Both leaders have praised each other like never before. But when US President Donald Trump, on his first state visit to India, gets down to business with Prime Minister Narendra Modi on February 25, very little is expected to come out of it. Observers call it a meeting high on platitudes and low on substance.
Trump, who landed in Ahemdabad, the main city of Modi’s home state Gujarat, was taken for a show that had millions packed into a cricket stadium. Nearly 1,000 kilometers away in the national capital of New Delhi, riots broke out and two people were killed in clashes over a controversial citizenship law that discriminates against Muslims.
The riots follow open threats by a Delhi-based BJP leader, Kapil Mishra, who lost in the state elections a few weeks ago. His threats just before Trump’s visit to India have caused unprecedented violence in the national capital during a state visit by a foreign dignitary.
However, none of this seemed to have flustered Modi or his state guest as they came together to address a massive crowd. However, even during his speech, Trump refused to be pinned down to the specifics of a trade deal.
“We are in the early stages of discussion for an incredible trade agreement to reduce barriers of investment between the United States and India. And I am optimistic that working together, the prime minister and I can reach a fantastic deal that’s good, even fantastic for both our countries.”
When quizzed by reporters, he said the deal could come through “very soon” but declined to give any specifics. This comes in the wake of the US permanently removing India from the General System of Preferences by the office of the US Trade Representative on February 10. While the Trade Representative had threatened a “trade war” with India, this seems to have quietened down now.
Privately, Indian diplomats and Piyush Goel, the federal minister for commerce, are trying hard not to show their disappointment. Two key issues – a trade deal or restoration of the GSP status, and H1B visas for Indian techies – were key issues that Modi wanted to bring home.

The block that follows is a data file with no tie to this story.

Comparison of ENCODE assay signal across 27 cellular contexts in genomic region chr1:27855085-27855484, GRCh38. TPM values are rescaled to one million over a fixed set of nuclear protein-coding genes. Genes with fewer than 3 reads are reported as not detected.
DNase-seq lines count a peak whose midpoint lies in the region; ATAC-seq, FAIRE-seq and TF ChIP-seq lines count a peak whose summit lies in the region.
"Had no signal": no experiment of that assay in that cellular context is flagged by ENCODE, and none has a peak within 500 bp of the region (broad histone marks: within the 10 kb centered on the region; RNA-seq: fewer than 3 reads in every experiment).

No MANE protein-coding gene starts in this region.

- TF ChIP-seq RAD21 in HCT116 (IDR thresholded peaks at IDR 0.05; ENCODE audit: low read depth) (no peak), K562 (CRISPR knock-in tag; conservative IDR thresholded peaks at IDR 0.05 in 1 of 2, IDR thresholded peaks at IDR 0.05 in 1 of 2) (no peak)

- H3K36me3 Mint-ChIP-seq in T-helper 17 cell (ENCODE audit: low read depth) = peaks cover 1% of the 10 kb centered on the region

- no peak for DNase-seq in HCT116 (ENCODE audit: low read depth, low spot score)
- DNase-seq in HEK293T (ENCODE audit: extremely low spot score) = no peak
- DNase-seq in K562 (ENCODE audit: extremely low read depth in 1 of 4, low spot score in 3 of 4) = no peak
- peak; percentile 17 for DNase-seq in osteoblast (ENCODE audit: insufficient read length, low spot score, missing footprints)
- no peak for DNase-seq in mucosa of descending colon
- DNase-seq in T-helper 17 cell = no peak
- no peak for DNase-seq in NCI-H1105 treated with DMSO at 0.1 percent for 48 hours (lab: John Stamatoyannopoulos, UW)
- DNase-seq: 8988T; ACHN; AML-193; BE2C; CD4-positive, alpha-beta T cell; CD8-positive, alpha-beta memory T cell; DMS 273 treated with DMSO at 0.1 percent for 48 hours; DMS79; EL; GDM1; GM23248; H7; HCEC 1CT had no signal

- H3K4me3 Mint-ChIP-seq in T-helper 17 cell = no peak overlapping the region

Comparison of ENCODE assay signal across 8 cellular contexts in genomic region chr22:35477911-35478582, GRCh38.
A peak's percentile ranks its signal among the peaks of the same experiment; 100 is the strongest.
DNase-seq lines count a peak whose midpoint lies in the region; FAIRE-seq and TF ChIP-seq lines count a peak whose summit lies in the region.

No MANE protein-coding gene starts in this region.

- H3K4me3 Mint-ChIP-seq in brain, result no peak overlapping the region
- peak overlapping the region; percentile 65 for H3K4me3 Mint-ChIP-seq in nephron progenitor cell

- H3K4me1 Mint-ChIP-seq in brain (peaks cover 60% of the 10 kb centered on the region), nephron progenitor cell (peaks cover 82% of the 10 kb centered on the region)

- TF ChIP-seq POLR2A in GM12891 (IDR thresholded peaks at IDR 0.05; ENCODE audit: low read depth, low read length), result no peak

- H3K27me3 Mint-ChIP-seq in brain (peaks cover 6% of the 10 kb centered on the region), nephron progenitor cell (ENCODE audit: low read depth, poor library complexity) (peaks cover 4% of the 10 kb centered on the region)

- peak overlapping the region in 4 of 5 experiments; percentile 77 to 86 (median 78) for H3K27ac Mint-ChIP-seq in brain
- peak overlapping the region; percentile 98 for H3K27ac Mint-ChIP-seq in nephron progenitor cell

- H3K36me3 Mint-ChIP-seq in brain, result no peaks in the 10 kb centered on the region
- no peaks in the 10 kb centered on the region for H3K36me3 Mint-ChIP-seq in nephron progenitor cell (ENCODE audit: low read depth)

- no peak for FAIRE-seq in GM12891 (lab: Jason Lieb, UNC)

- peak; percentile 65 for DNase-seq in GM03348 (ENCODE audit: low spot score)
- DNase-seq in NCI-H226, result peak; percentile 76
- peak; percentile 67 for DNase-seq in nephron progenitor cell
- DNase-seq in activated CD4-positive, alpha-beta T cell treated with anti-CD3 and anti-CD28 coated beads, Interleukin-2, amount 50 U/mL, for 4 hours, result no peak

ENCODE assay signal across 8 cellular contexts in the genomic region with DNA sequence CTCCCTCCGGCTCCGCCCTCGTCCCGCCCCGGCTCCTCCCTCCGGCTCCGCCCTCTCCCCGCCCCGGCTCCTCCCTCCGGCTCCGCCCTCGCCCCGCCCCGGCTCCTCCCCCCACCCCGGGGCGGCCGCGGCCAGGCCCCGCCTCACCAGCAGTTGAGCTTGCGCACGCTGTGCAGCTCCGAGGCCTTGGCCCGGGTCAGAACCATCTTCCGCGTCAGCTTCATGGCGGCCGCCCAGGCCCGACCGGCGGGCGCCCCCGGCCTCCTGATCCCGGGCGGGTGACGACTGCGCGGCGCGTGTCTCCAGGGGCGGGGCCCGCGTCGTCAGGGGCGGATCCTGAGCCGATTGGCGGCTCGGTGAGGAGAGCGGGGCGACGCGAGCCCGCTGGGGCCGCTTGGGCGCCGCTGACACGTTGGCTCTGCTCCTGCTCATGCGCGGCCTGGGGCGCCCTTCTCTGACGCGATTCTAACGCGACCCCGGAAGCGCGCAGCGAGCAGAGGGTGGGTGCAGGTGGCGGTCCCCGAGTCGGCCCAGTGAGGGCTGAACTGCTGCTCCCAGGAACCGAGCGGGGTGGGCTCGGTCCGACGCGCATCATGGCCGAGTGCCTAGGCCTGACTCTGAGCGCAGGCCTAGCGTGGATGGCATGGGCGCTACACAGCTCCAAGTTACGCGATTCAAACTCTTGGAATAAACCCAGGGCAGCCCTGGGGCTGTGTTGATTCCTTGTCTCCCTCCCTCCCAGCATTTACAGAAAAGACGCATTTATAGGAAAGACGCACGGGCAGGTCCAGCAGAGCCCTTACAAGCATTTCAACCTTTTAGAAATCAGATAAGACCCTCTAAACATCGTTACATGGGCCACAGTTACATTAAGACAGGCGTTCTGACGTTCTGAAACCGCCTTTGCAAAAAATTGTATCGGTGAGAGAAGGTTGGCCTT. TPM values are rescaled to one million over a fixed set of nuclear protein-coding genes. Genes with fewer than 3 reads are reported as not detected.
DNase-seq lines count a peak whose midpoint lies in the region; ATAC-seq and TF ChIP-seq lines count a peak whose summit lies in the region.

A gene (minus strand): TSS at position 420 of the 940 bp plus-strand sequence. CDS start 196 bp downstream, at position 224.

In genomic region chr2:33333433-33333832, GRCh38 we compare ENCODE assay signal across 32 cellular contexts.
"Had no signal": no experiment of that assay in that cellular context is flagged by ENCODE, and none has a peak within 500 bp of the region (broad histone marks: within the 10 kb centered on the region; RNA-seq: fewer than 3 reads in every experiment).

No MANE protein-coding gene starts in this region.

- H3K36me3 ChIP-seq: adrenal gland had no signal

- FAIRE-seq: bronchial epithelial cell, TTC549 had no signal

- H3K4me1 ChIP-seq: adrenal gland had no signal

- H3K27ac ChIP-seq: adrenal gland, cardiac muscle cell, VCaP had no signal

On both the issues he has been given the cold shoulder, according to two Indian government officials Asia Times spoke to. “The minister [Goel] had stated that this would come through on the prime minister’s last visit to the US. But despite the euphoria of ‘Howdy Modi’ in Houston, Texas, the Americans are clear that they will not yield,” a senior official said.
But there was a lot of talk about impending arms sales to India, including maritime reconnaissance planes manufactured by Boeing.
“We make the greatest weapons ever made. Missiles. Rockets. Ships. We make the best and we are now dealing now with India. But this includes advanced air defense systems and armed and unarmed aerial vehicles,” Trump said while addressing a massive crowd in Ahemdabad.
The US State Department has cleared arms and equipment worth nearly US$1.8 billion, including radars, rifles and missiles (in addition to the drones Trump mentioned in his speech). These are all likely to come in through the Foreign Military Sales route.
There is also talk that India and the US may finally sign the third of the key four “foundational agreements” essential for Indian and US troops to work together. In September 2018, India and the US signed the COMCASA (Communications Compatibility and Security Agreement) that allows safe communications between two militaries in an operational theater.
Earlier, in 2016, both countries signed the LEMOA (Logistics Exchange Memorandum of Agreement). There is some hope that the two sides will soon sign the BECA (Basic Exchange and Cooperation Agreement for Geo-spatial Cooperation). However, there is no confirmation that this will come through on Tuesday when Modi and Trump get down to bilateral discussions in New Delhi.
Top Indian government sources say that a peace deal between the US and the Taliban will figure high on the agenda. New Delhi is worried that any deal without concrete action or assurances on Pakistan will only lead to more violence. The US is keen to withdraw from Afghanistan and needs Pakistan to pitch in.
Two other areas that will be on the agenda are counter-terrorism cooperation between Indian agencies and the US Department of Homeland Security and enhancing cooperation in the QUAD, a grouping of India, the US, Japan and Australia.
The reshaping of the US Pacific Command (PACOM) as the Indo-Pacific Command has also emphasized greater synergy among the members of the QUAD. However, India’s reluctance to jump into a straightforward alliance with the US against China has been a dampener. This is unlikely to change.
However, for Trump, a visit to India before the November US Presidential elections is seen as a way to firm up the Indian-American vote. For Modi, a Democrat in the White House post-November could prove to be sticky.
Most of the Democrat candidates have expressed their concern over the Modi government’s move in Kashmir in August last year to strip it of its autonomy and a controversial citizenship law that discriminates against Muslims.